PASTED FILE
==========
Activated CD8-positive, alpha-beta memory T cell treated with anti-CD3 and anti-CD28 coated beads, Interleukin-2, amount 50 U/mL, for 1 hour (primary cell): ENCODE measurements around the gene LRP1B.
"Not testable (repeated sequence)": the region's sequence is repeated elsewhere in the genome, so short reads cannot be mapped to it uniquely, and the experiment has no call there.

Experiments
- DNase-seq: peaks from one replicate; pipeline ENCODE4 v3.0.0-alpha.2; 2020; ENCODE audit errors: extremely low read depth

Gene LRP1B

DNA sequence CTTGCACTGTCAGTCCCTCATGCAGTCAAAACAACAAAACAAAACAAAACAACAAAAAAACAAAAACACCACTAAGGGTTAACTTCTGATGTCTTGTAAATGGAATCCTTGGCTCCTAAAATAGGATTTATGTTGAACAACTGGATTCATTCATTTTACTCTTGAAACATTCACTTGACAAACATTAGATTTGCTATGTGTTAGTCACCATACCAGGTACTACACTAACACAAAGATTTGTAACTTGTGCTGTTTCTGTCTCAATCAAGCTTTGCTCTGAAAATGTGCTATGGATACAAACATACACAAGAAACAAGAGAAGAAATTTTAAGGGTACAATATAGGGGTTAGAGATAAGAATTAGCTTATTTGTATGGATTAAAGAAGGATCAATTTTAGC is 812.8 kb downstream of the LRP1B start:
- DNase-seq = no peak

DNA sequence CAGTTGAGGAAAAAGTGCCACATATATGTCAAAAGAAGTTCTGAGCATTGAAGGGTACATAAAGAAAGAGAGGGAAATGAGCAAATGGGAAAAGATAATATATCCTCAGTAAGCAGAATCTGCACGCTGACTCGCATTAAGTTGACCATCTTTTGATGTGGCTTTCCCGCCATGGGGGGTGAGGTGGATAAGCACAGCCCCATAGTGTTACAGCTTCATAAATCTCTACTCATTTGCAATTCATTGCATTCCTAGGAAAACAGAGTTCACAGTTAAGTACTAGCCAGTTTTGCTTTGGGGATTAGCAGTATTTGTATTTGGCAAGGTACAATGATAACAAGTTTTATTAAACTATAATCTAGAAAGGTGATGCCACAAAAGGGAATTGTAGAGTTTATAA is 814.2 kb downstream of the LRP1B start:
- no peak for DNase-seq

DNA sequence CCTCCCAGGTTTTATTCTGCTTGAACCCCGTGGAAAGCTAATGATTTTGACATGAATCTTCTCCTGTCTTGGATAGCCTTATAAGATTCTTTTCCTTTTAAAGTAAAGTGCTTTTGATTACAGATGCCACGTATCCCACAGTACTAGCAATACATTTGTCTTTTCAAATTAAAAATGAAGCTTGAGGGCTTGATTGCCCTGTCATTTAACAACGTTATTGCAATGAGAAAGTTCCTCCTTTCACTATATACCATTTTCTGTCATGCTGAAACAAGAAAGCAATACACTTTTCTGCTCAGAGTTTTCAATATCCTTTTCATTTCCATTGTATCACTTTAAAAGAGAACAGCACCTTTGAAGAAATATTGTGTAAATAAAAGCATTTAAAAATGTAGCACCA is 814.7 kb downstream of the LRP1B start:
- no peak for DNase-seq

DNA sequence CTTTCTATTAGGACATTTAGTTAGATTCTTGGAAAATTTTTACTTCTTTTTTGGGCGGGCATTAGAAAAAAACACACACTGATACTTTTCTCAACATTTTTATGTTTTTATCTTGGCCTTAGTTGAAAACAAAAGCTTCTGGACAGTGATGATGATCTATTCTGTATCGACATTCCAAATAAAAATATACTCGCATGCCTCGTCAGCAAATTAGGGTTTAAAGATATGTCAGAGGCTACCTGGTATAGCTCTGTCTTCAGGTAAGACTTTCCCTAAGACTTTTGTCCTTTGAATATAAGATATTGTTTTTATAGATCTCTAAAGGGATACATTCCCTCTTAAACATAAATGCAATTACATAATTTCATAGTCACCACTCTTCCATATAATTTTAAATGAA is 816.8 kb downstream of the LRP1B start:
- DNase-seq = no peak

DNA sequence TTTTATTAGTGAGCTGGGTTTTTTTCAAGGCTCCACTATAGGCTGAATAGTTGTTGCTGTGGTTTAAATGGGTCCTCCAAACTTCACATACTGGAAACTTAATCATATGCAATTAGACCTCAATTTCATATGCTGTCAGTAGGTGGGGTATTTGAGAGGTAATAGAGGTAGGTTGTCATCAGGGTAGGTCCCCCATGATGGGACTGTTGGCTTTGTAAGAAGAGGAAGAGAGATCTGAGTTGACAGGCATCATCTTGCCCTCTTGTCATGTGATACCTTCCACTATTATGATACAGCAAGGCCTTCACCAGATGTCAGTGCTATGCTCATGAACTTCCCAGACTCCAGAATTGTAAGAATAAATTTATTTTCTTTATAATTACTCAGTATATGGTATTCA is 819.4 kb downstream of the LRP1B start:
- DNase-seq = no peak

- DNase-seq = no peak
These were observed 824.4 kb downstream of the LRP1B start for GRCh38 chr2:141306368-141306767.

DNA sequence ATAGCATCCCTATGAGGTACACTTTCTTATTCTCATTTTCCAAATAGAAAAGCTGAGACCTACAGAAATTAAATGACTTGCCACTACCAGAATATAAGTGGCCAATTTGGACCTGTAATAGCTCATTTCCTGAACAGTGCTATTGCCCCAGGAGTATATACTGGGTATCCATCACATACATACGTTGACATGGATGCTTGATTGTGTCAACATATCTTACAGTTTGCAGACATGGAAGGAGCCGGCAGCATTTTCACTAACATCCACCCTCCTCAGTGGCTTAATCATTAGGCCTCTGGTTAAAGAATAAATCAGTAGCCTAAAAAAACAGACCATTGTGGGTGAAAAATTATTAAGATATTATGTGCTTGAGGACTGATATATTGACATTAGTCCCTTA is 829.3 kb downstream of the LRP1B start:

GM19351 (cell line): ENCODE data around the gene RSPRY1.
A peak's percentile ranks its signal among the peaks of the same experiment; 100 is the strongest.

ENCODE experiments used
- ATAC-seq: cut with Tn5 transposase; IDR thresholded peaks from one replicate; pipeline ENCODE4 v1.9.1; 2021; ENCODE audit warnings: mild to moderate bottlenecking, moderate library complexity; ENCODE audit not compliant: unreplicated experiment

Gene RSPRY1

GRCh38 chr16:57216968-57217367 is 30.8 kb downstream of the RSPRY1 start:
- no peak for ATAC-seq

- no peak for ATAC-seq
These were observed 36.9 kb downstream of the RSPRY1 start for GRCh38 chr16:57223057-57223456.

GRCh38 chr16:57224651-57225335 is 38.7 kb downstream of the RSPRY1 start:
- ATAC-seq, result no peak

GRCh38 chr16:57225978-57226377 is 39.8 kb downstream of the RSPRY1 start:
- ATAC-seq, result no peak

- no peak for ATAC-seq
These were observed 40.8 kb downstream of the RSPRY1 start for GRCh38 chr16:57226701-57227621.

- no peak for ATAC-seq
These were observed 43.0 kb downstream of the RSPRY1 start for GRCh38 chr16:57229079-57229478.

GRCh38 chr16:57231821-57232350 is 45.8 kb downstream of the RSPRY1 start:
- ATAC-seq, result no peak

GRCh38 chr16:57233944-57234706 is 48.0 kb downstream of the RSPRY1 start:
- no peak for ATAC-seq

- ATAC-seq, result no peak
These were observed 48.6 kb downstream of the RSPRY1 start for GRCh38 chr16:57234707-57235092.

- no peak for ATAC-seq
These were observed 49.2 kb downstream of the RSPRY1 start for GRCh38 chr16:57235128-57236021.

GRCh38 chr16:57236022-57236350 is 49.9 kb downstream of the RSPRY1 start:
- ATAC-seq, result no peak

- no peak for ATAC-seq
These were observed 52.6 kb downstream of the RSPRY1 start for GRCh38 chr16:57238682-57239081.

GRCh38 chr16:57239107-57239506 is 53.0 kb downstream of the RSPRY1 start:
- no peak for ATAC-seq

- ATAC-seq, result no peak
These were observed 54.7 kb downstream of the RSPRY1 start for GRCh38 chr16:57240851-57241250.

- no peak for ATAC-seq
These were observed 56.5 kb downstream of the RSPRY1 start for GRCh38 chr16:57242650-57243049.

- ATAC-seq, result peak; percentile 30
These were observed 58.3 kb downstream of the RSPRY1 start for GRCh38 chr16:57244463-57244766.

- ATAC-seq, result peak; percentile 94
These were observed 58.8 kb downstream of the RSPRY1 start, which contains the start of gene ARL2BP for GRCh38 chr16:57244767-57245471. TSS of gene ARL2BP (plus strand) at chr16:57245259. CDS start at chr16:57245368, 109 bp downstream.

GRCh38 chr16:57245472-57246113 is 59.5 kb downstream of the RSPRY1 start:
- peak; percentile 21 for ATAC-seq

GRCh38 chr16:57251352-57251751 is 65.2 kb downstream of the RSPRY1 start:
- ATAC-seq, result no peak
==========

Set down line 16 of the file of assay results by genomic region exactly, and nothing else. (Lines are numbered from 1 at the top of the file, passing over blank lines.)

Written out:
- DNase-seq = no peak